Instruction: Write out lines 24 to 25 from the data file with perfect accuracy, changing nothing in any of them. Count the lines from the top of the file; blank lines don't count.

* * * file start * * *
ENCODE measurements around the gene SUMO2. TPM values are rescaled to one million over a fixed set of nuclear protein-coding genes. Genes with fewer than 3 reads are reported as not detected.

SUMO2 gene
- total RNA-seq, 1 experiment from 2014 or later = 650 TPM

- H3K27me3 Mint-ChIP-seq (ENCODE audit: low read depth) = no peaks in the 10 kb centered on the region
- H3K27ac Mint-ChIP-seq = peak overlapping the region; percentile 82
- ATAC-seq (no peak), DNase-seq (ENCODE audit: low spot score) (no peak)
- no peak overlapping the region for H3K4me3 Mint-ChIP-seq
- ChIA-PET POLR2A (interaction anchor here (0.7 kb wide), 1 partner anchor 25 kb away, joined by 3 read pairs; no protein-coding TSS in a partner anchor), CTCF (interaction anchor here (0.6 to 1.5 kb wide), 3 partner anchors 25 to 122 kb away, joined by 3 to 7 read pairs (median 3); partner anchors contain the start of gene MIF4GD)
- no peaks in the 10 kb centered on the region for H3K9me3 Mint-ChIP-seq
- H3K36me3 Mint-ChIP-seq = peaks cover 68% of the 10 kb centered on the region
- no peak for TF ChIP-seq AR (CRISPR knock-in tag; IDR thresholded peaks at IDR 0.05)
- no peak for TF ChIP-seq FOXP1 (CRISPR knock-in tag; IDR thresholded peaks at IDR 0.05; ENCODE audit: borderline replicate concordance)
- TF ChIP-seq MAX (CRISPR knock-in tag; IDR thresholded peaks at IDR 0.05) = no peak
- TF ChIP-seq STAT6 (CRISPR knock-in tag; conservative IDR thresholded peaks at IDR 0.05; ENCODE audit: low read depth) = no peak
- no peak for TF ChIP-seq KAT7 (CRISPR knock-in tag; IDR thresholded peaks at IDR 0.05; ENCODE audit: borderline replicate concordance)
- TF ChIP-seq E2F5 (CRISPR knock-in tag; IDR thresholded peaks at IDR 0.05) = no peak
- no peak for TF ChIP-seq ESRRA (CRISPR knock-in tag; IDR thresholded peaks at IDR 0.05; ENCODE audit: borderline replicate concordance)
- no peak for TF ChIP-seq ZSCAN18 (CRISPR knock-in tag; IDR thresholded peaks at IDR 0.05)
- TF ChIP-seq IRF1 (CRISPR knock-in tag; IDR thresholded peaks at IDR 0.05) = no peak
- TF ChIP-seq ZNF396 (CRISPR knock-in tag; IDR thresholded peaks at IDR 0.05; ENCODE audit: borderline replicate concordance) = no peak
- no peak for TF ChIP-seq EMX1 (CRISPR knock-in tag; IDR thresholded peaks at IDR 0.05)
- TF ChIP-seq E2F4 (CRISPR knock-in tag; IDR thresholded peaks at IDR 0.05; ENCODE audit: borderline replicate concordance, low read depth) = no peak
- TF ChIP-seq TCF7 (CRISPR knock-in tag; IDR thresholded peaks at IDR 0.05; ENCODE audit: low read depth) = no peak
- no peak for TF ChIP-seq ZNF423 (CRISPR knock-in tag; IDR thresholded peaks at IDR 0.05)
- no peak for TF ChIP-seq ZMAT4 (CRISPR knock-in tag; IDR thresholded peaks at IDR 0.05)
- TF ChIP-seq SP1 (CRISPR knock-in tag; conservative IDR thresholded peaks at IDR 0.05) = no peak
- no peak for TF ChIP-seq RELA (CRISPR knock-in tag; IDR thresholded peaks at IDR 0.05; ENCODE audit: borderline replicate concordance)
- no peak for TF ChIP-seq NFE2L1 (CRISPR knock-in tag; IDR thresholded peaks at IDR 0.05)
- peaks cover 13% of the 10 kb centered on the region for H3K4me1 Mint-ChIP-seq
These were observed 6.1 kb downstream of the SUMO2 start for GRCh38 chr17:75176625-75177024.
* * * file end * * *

- no peak for TF ChIP-seq ZNF423 (CRISPR knock-in tag; IDR thresholded peaks at IDR 0.05)
- no peak for TF ChIP-seq ZMAT4 (CRISPR knock-in tag; IDR thresholded peaks at IDR 0.05)